The Tribe Gathers


The Tribe Gathers

Symposium 2010 Starts a New Kind of Conversation

By Garry Cooper

May/June 2010


By now, more than three decades since it began, the Networker Symposium has become an annual rite of spring for the several thousand therapists who regularly attend it—a combination overpopulated family reunion, Mardi Gras, and four-day cram course in psychotherapy's latest developments. Like any annual event, it's also become an occasion to mark time's passage, an opportunity for therapists to reflect on the shifting tides in their profession, the ripple effects from the wider world on our field, and—for those who keep being drawn back year after year—the twists and turns in the smaller-scale sagas of their own lives.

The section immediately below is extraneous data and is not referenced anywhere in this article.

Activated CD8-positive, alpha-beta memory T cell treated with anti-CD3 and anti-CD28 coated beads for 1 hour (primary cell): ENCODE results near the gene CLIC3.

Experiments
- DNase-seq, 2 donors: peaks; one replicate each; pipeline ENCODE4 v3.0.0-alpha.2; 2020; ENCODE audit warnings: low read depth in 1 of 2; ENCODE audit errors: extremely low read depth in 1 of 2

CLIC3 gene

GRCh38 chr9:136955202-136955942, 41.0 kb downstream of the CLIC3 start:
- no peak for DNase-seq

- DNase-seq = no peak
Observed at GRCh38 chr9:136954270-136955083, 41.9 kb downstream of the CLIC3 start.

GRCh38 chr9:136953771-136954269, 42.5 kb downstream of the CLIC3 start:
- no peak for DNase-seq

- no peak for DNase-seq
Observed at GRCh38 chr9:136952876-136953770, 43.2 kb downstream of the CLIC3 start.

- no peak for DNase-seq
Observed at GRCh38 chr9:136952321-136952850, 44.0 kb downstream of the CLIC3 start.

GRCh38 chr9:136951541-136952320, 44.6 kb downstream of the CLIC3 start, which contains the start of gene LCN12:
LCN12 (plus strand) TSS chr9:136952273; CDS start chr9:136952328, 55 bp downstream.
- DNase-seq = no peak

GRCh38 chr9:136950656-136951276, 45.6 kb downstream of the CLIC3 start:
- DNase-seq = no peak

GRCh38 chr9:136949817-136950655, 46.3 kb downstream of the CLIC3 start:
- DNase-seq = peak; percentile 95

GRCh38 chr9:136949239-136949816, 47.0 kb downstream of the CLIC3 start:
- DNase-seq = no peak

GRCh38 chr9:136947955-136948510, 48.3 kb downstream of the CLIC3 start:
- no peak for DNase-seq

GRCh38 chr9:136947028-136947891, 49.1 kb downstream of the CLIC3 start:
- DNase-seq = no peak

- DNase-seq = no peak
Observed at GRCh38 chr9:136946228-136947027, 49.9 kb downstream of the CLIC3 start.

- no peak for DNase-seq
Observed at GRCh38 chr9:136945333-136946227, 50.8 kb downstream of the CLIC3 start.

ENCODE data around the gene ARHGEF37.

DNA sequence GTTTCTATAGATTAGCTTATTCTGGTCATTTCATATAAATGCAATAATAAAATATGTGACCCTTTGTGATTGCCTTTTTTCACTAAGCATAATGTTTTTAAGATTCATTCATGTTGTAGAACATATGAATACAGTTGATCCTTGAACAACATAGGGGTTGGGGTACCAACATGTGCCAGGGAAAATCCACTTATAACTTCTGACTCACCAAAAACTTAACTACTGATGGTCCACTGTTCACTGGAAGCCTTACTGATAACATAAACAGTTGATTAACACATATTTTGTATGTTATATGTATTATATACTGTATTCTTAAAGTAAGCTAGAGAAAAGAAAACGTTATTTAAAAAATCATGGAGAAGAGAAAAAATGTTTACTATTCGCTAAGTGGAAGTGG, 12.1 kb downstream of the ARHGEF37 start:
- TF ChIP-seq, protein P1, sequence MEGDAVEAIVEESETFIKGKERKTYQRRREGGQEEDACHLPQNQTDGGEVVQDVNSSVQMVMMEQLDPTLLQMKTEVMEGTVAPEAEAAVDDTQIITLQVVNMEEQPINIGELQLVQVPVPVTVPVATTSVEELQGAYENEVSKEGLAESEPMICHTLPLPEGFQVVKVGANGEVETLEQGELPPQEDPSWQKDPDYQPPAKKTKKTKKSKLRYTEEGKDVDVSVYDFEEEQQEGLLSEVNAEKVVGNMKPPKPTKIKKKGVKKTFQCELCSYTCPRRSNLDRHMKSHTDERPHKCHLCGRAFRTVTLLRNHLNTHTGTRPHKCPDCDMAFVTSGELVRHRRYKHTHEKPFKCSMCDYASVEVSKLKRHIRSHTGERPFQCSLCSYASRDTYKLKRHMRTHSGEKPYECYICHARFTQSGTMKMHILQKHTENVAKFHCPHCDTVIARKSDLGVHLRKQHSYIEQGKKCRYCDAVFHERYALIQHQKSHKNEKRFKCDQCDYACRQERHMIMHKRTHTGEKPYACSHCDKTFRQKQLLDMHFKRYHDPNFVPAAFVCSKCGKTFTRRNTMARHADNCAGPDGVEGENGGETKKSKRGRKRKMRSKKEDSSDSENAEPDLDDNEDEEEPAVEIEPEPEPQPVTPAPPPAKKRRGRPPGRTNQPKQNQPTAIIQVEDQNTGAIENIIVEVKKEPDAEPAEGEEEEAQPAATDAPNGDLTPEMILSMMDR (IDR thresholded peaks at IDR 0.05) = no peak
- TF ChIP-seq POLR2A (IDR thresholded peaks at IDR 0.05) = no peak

The last time the Symposium convened—in spring 2009, a few months after Barack Obama's inauguration—a mood of unqualified euphoria prevailed among attendees, unquestionably a core Obama constituency—perhaps one of the last surviving groups of unreconstructed, old-fashioned liberals left in the electorate. Many therapists saw Obama not only as a new president, but as a professional role model: a kind of psychotherapist-in-chief, a true grown-up, a wise, compassionate, reflective man comfortable with the feel-good therapeutic language of "hope" and "change." Even if therapists around the country weren't sure exactly what supersized interventions the new president might use, many of them dared to believe that he had both the political flair and the clinical savvy to save us from ourselves.

The prolonged economic downturn and the legislative turmoil…

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